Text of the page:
I Quit

Erin Dickins Issue: Section:

"Learn how to copy the sound of every singer and every style in popular music today, and reproduce it in the studio within a matter of three minutes, and we will pay you buckets of money."

I’ve been trying to quit music for more than twenty years.
Actually, it’s not so much the music, but the business of music that wears me down. Music in its essence is a muse, a Sirens’ call that is ever out of reach for the conditions that surround it. To experience music in its purest form, one would have to treat music as a hobby. Something you do for love alone. You get a day job and play music whenever you can fit it in. You jot down lines in a notebook by the bed, and read them six months later wondering why you never wrote that song. But even as such, reality will find a way to compromise the love affair. You “play out” just for the sheer joy of it, but, let’s face it, the cats need to be paid, the club requires that you fill the seats, your music doesn’t fit that venue, you are too old (or too young, not indie enough, too hip for the room, not the look we want, too avant-garde – although that one’s never been applied to me). So the joy and the pain get all balled up together, and I guess THAT is the real deal one must face in this relationship with the beloved, Music. You gotta “pay to play.”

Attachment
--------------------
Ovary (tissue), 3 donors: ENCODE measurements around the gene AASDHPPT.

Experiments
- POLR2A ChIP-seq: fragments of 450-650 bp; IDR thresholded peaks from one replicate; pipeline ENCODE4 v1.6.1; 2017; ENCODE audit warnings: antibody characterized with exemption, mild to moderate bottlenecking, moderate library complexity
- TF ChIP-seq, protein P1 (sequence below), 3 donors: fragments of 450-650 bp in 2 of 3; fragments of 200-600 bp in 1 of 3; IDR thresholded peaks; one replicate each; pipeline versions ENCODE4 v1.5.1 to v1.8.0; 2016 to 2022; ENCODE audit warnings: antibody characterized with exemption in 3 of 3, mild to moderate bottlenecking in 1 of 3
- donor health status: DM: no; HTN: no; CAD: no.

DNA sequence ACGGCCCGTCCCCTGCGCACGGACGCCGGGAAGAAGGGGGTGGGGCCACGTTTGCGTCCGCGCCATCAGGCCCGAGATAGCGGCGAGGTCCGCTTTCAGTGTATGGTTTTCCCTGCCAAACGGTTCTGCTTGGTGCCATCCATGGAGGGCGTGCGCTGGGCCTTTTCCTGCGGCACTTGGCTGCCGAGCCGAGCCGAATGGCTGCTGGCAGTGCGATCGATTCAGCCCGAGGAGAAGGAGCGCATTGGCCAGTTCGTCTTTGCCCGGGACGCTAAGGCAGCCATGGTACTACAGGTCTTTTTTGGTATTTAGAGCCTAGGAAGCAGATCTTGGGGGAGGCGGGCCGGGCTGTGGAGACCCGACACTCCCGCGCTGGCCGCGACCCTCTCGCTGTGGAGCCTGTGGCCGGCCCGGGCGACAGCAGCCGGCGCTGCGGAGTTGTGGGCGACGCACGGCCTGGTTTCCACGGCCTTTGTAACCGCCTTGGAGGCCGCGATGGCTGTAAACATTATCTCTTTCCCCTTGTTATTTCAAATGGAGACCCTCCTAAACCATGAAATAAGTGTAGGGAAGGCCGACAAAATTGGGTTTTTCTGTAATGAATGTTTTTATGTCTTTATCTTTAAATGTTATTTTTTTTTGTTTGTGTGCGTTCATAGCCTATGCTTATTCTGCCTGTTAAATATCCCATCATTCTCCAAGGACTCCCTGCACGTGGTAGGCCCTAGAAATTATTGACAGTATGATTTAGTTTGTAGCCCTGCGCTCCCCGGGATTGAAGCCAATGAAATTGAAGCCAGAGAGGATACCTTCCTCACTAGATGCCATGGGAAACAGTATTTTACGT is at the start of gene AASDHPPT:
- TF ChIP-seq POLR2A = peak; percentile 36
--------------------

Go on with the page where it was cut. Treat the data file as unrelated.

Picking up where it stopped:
I spent my early years in New York as a successful studio singer after a very cool run with the Manhattan Transfer, which I founded with Tim Hauser, Marty Nelson, Pat Rosalia and Gene Pistilli in the late 60’s. I was so young in the Transfer days that my mother had to sign contracts for me! It was a great experience, but not a fit. I found singing harmony absolutely delicious but longed to develop my voice as an artist. So we parted ways after several years together performing, and having recorded a charming album, Jukin’.